Selection may be measured by the deviation of the mean of a selected group from the original mean in terms of the standard deviation of the original. Thus "student" noted selection effects of 12 and 7 sigma for high and low oil in the Illinois experiments. If the selected group may be represented by a tail of the normal area cut off above x = t, and the mean of the tail is s; s = (ordinate at t)/(area beyond t), or (Pt). Then 1/Pt is the number of individuals from which selection of the top one may be expected to effect a selection differential of the given value of s. The highest value of s calculable from a 15-place table of areas and ordinates of the normal curve, (W.P.A. City of New York) is 8, for which 1/Pt is 222,222,000,000,000. This is roughly 2000 times the number of maize plants grown in the world in one season. That the low oil result (s = 7) might have been obtained by selection among 400,000,000 homozygous lines is plausible. The high oil result (s = 12) is 4 billion million times as difficult. Selection of the top 10 from 26 provides an s of one in the absence of gene interaction and environmental effects. Eight recurrences of such selection will effect an s value of 8 if variability is maintained as it was in the selection for oil. A total of 208 plants is required. From this viewpoint the oil selection results do not seem improbable as the work was done; they do seem very improbable in the face of much inbreeding.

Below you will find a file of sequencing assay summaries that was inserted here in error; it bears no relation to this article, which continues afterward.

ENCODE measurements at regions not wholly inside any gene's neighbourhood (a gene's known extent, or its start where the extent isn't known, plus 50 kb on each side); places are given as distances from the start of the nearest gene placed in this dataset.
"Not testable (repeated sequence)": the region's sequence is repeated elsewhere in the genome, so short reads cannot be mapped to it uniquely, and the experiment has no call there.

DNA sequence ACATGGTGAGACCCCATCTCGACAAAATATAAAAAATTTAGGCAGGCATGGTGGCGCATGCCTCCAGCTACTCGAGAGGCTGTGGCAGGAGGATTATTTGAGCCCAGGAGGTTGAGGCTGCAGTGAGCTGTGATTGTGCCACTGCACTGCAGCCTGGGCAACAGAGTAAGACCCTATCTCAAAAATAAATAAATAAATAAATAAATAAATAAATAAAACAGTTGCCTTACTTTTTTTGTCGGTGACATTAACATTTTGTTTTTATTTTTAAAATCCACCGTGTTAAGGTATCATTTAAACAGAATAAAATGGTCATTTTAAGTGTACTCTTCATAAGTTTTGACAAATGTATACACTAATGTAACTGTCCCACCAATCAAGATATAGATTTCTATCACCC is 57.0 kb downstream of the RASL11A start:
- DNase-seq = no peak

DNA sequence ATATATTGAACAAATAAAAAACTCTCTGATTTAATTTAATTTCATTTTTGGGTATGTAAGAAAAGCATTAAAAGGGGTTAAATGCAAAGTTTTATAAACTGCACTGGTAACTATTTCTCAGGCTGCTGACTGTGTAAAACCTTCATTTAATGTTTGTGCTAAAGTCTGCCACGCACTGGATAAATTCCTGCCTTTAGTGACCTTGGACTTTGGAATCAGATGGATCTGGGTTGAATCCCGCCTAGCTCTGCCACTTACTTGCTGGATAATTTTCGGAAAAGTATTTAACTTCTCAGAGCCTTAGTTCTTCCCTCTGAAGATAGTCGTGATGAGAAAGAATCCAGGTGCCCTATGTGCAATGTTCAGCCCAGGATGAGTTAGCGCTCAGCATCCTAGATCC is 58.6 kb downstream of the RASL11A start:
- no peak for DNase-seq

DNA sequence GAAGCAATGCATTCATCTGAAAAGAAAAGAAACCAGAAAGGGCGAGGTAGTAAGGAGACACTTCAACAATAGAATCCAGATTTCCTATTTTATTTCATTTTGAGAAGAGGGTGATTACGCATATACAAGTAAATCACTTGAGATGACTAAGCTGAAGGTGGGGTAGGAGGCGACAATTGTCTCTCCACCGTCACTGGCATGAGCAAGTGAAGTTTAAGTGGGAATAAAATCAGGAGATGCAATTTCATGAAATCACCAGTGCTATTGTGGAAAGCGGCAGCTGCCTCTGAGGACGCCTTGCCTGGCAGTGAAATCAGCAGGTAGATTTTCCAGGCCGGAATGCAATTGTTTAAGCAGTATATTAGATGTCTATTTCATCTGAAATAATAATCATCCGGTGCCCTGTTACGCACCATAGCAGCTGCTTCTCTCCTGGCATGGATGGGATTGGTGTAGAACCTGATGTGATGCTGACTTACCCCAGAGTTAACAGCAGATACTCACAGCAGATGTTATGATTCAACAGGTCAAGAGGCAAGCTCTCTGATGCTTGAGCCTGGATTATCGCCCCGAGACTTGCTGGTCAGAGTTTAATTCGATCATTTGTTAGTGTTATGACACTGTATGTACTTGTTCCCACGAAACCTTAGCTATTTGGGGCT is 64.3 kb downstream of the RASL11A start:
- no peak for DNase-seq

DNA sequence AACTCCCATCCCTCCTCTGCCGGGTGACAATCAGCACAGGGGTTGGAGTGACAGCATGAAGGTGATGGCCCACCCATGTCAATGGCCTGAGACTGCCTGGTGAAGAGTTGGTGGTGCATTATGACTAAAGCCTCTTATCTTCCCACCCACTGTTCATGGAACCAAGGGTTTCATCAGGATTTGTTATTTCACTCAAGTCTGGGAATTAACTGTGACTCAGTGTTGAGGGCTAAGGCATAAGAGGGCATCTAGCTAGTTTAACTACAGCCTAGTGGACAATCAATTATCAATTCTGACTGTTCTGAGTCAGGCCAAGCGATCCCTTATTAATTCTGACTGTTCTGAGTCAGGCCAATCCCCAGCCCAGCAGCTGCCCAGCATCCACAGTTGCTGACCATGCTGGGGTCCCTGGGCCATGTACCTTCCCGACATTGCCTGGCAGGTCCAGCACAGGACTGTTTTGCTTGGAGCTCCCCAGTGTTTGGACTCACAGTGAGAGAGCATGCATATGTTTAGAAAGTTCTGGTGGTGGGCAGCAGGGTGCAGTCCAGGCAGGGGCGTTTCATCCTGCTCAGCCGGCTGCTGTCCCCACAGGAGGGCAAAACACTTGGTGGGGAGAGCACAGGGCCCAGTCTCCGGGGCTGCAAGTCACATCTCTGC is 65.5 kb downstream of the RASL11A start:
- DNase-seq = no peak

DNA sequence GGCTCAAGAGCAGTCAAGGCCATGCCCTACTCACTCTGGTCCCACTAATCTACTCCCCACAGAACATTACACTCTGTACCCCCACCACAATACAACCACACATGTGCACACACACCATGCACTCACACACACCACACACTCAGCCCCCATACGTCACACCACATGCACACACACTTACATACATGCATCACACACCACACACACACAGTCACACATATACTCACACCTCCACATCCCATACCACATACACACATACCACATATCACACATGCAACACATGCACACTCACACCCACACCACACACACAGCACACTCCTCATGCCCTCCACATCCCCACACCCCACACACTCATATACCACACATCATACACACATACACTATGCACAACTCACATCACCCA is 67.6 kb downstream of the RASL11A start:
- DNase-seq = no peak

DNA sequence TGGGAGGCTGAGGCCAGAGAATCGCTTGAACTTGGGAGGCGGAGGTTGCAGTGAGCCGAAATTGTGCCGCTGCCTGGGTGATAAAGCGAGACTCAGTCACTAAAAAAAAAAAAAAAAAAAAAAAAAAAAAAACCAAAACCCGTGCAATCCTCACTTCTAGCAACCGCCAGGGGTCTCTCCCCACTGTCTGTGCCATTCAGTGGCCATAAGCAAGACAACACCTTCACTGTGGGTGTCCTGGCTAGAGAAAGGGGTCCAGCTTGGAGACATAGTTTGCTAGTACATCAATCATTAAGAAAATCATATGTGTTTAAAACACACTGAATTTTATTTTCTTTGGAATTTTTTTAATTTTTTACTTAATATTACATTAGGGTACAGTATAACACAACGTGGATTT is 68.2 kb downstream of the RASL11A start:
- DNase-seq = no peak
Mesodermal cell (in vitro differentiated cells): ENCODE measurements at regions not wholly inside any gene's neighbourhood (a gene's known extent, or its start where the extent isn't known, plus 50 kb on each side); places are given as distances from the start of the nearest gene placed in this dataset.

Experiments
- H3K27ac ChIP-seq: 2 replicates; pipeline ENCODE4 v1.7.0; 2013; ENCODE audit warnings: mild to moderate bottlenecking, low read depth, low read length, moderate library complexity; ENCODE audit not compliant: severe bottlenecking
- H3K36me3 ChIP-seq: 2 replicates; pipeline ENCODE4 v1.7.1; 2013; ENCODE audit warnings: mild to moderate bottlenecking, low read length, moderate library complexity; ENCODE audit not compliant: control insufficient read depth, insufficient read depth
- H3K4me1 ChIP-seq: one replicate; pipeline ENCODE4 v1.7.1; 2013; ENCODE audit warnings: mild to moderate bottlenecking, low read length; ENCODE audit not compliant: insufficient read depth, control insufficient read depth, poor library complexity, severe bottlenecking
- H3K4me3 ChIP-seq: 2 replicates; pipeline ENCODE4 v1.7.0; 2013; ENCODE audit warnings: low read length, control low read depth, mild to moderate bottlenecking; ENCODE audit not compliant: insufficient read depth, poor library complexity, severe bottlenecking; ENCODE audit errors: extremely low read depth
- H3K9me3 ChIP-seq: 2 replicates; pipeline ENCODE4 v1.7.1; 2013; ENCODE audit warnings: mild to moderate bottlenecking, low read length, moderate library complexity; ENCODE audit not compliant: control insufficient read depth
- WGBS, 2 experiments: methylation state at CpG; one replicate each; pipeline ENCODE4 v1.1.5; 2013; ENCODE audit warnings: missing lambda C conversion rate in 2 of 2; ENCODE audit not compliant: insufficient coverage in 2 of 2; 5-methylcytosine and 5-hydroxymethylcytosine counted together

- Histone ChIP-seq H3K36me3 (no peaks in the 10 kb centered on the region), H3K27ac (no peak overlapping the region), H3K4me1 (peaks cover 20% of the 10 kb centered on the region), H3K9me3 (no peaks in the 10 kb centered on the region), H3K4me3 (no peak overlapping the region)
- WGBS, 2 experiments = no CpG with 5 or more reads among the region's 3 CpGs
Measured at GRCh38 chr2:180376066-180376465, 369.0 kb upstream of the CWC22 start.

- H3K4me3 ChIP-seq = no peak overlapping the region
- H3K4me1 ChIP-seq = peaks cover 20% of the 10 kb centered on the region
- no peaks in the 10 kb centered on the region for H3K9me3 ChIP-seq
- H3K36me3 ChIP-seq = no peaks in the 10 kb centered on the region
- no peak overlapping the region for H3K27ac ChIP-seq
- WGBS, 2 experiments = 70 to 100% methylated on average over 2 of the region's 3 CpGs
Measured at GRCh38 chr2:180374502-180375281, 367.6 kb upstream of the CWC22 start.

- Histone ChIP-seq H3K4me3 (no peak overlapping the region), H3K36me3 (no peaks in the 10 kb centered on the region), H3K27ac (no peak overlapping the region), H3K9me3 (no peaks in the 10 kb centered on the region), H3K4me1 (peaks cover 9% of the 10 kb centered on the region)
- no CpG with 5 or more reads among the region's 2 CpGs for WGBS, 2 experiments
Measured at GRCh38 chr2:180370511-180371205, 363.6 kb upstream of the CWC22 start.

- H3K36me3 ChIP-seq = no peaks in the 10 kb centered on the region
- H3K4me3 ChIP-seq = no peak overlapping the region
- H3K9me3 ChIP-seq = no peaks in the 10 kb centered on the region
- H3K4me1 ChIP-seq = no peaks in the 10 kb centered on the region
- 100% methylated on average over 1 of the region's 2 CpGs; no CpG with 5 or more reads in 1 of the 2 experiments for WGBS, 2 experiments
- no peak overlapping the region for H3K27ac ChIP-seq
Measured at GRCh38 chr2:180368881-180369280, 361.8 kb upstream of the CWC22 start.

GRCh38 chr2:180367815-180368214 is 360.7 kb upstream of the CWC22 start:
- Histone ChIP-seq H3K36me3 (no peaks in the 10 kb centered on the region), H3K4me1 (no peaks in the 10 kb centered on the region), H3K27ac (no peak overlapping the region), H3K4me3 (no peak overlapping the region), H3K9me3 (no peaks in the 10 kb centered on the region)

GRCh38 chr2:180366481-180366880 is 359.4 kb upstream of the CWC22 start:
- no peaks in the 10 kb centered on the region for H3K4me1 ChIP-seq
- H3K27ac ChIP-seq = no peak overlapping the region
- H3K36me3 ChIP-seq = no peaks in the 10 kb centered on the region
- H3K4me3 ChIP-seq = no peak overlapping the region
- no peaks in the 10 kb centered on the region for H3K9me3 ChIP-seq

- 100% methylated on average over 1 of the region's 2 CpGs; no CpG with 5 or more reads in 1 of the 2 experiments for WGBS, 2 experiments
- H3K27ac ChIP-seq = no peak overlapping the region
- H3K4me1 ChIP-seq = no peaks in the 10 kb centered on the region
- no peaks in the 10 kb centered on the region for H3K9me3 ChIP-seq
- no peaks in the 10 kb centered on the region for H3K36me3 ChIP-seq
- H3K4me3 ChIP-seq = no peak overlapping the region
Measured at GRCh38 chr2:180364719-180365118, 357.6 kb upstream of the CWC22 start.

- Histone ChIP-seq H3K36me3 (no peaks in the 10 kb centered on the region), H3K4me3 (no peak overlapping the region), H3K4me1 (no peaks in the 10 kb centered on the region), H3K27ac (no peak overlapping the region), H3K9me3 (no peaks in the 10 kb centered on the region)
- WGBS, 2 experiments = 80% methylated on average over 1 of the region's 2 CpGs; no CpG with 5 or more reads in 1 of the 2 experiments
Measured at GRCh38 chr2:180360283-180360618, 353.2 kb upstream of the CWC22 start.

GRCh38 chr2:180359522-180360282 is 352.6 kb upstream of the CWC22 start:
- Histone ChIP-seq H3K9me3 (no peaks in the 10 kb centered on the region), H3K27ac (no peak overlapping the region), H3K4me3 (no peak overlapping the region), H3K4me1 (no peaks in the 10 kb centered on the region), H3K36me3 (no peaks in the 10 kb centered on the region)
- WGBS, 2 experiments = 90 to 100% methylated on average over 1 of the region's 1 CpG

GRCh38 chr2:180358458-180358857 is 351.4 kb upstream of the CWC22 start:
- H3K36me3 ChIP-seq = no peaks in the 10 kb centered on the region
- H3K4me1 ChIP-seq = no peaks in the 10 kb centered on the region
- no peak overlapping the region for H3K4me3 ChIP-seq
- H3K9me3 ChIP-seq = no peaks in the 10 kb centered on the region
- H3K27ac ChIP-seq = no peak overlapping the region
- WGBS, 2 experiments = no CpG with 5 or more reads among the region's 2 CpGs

The s value of the top one of 11,185 singlecrosses from at least 150 inbred lines is about 4. This might be a yield increase of about 40% over original stock. The genetic variance of singlecrosses is the same as for single plants of original crossbred stock. Sigma in this case is then 10% of the original mean yield. This seems a fair estimate of the present Florida situation. The problem now is how much effort will be required for further gains. If each cycle of inbreeding must begin at the same level as the first, as indicated by the yield of synthetic combinations of selected lines and nearly all other available evidence, it will be necessary to identify the best single cross among 1,300,000 from 1600 homozygous lines to effect a further improvement of 10%. Gaining 10% again beyond that will be truly difficult, even though the genetic variation may remain unimpaired in the process as suggested by oil selection results.